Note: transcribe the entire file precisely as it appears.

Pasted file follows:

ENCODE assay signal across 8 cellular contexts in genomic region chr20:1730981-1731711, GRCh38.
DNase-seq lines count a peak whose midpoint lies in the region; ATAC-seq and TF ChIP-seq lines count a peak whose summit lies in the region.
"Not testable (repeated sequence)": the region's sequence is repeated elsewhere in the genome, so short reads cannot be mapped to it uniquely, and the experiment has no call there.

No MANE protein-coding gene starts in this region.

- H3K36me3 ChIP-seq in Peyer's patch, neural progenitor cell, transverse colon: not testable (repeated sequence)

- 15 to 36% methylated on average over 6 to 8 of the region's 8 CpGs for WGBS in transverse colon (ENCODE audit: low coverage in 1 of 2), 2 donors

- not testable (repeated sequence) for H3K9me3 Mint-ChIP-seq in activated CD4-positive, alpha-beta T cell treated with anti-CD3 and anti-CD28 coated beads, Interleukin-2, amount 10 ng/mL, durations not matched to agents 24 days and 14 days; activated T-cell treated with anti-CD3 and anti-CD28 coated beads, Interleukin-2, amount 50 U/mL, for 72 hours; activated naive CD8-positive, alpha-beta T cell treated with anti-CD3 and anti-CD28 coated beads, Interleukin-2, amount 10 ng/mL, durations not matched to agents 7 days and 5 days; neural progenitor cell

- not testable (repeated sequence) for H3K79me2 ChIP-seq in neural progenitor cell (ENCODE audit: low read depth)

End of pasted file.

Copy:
ENCODE assay signal across 8 cellular contexts in genomic region chr20:1730981-1731711, GRCh38.
DNase-seq lines count a peak whose midpoint lies in the region; ATAC-seq and TF ChIP-seq lines count a peak whose summit lies in the region.
"Not testable (repeated sequence)": the region's sequence is repeated elsewhere in the genome, so short reads cannot be mapped to it uniquely, and the experiment has no call there.

No MANE protein-coding gene starts in this region.

- H3K36me3 ChIP-seq in Peyer's patch, neural progenitor cell, transverse colon: not testable (repeated sequence)

- 15 to 36% methylated on average over 6 to 8 of the region's 8 CpGs for WGBS in transverse colon (ENCODE audit: low coverage in 1 of 2), 2 donors

- not testable (repeated sequence) for H3K9me3 Mint-ChIP-seq in activated CD4-positive, alpha-beta T cell treated with anti-CD3 and anti-CD28 coated beads, Interleukin-2, amount 10 ng/mL, durations not matched to agents 24 days and 14 days; activated T-cell treated with anti-CD3 and anti-CD28 coated beads, Interleukin-2, amount 50 U/mL, for 72 hours; activated naive CD8-positive, alpha-beta T cell treated with anti-CD3 and anti-CD28 coated beads, Interleukin-2, amount 10 ng/mL, durations not matched to agents 7 days and 5 days; neural progenitor cell

- not testable (repeated sequence) for H3K79me2 ChIP-seq in neural progenitor cell (ENCODE audit: low read depth)